Chris Holmes, senior director for global gas and LNG at consultancy IHS Global, outlined how long the United States, United Kingdom and Europe took to develop their gas markets.
Short answer: Decades. Longer answer: Decades in each case, with a single government entity strongly guiding the industry’s bumpy path through deregulation.
Asia, with many countries, has fragmented jurisdictions, little integration of pipelines across borders, insufficient volume traded at present, lack of players active in the business, barriers to players wanting to enter the business, and a standard of doing business in which gigantic volumes get traded but not small volumes needed to bring in more trades, volumes and players, Holmes said.
So in the short- and medium-terms, expect oil-indexation for LNG prices to stick around, he said. Longer term? “Anything is possible.”
Also on the pessimistic side: Andrew Walker, vice president of global LNG for the UK’s BG Group, an international LNG supplier. Asia won’t have a true trading hub until it develops features lacking now, he said, including trading volume and flexibility, pricing indices that are transparent and trading instruments, such as those found on futures markets.
BG Group expects little change by 2025 in the volume of LNG without restrictions on where the shipments may go, despite the start-up of U.S. LNG export plants.
Where Holmes didn’t see much erosion in Asia of oil-indexation pricing, Walker didn’t see much change in fixed destinations for LNG shipments. He predicted that in 2025, even after U.S. LNG plants start exporting, flexible-destination volumes will total only about 15% of all LNG trade, about what it is now.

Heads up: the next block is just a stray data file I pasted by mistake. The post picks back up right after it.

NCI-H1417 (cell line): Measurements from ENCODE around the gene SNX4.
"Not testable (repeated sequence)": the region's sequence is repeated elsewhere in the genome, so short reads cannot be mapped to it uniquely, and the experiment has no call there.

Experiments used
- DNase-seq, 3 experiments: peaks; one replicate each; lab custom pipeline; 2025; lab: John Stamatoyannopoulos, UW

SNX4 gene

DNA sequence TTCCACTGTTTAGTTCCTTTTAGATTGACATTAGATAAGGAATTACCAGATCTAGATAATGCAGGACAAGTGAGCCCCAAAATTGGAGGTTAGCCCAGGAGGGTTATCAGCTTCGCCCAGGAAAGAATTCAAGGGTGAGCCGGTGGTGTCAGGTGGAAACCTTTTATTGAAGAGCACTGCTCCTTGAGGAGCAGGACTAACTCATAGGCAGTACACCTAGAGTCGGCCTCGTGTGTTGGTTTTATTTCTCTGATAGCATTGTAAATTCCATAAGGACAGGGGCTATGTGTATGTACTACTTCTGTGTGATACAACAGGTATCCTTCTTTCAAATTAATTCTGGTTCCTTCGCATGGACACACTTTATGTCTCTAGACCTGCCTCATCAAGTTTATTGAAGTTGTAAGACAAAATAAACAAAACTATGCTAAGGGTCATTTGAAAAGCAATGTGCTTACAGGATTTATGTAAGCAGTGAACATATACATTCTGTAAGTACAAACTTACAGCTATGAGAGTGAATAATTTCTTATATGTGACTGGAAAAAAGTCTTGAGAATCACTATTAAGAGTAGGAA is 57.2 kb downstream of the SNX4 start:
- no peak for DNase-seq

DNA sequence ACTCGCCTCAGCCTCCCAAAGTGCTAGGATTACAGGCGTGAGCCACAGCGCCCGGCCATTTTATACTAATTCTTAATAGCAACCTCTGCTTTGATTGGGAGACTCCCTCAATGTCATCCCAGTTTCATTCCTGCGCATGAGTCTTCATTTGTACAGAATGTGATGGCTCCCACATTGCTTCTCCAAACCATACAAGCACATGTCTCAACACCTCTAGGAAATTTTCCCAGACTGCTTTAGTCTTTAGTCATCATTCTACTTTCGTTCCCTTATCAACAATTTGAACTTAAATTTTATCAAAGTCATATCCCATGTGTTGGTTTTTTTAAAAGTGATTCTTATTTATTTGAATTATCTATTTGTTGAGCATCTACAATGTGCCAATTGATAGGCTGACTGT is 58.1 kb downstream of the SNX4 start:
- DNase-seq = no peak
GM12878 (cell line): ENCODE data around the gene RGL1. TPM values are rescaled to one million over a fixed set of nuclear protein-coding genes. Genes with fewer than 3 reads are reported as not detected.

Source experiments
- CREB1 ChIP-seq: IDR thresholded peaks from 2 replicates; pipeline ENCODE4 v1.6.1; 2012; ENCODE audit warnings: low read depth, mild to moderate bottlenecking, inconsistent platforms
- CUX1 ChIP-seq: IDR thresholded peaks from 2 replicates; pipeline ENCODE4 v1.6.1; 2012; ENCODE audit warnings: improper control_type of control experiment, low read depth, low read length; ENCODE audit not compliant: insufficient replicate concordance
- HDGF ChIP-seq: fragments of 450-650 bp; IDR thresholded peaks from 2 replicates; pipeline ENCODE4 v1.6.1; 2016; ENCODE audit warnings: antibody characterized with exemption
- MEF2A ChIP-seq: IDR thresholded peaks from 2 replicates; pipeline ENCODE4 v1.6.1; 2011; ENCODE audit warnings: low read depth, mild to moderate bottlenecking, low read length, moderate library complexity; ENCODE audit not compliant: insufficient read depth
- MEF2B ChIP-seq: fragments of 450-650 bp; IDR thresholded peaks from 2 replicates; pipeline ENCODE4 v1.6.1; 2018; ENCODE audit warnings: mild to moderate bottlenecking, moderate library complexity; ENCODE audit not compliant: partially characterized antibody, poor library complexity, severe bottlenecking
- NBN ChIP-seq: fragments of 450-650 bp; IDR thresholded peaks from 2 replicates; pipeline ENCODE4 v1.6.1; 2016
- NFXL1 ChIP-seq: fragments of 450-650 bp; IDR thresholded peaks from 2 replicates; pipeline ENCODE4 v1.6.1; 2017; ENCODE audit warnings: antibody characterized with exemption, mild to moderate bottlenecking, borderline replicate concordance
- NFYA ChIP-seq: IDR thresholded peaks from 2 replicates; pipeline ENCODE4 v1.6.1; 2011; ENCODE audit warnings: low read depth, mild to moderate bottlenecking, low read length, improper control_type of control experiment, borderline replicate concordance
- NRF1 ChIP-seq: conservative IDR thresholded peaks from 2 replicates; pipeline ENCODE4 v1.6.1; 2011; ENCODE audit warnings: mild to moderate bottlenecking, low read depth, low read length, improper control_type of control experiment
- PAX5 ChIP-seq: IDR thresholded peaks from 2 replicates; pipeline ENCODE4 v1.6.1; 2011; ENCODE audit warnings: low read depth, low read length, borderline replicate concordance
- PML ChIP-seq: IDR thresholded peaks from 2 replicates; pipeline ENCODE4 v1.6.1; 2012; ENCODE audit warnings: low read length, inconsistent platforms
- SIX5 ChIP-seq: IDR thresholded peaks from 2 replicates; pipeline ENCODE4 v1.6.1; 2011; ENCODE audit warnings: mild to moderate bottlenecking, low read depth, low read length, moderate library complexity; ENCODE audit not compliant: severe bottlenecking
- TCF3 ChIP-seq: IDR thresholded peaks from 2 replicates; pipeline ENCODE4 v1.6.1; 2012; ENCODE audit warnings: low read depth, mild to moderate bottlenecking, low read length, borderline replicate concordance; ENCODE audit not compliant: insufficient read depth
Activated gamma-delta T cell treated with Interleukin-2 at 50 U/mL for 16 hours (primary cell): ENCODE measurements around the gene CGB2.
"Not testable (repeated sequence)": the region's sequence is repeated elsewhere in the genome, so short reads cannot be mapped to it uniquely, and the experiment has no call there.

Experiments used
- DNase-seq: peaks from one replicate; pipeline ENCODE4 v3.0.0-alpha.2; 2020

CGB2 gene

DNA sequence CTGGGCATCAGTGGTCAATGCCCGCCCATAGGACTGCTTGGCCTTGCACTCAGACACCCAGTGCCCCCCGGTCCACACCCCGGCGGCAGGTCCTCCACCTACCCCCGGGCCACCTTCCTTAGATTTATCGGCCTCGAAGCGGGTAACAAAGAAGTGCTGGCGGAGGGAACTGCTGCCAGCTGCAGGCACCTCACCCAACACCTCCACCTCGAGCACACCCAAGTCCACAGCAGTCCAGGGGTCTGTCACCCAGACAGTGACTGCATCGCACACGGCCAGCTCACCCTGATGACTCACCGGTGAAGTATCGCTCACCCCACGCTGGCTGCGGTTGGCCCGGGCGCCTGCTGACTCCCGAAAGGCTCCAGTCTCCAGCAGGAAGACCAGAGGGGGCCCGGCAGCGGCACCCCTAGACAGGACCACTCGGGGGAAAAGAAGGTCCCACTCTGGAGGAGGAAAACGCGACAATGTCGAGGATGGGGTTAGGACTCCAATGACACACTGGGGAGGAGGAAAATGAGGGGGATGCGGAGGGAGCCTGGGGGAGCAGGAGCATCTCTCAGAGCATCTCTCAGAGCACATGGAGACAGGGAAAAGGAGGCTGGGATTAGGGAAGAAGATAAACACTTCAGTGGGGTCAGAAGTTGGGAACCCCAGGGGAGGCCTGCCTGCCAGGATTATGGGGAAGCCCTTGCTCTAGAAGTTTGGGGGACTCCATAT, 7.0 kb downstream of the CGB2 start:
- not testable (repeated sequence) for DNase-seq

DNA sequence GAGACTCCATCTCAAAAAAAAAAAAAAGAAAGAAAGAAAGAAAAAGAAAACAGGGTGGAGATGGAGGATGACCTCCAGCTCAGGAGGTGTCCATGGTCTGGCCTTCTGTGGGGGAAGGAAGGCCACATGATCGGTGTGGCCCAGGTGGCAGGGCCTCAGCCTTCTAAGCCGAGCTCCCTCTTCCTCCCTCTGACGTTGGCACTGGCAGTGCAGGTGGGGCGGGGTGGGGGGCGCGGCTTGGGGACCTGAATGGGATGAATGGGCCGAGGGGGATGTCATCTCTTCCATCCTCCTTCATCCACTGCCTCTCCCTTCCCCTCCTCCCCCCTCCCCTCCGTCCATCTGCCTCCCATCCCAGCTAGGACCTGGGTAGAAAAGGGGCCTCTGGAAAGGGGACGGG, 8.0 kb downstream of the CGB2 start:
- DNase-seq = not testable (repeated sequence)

Ming Cai, a senior LNG analyst with energy consultancy Poten & Partners, discussed what happens to a utility’s portfolio of oil-indexed LNG when it buys cargoes priced on the historically volatile U.S. market.
Because lots of Asia utilities are poised to do just that, a considerable Gastech audience was intrigued about what Cai and his co-authors learned for their research paper.
Cai only partly satisfied them with his answer. Based on historic U.S. prices, adding some U.S. LNG to an oil-indexed portfolio will reduce overall price volatility, Cai said.
How much is “some”? Well, Cai and his co-authors considered many different scenarios from the past. But that was the past, and it was theoretical, kind of a laboratory setting.
“The real world is different,” he said, leaving his answer at that.
Author: Bill White is a researcher and writer for the Office of Federal Coordinator of Alaskan Natural Gas Projects. He can be reached at firstname.lastname@example.org.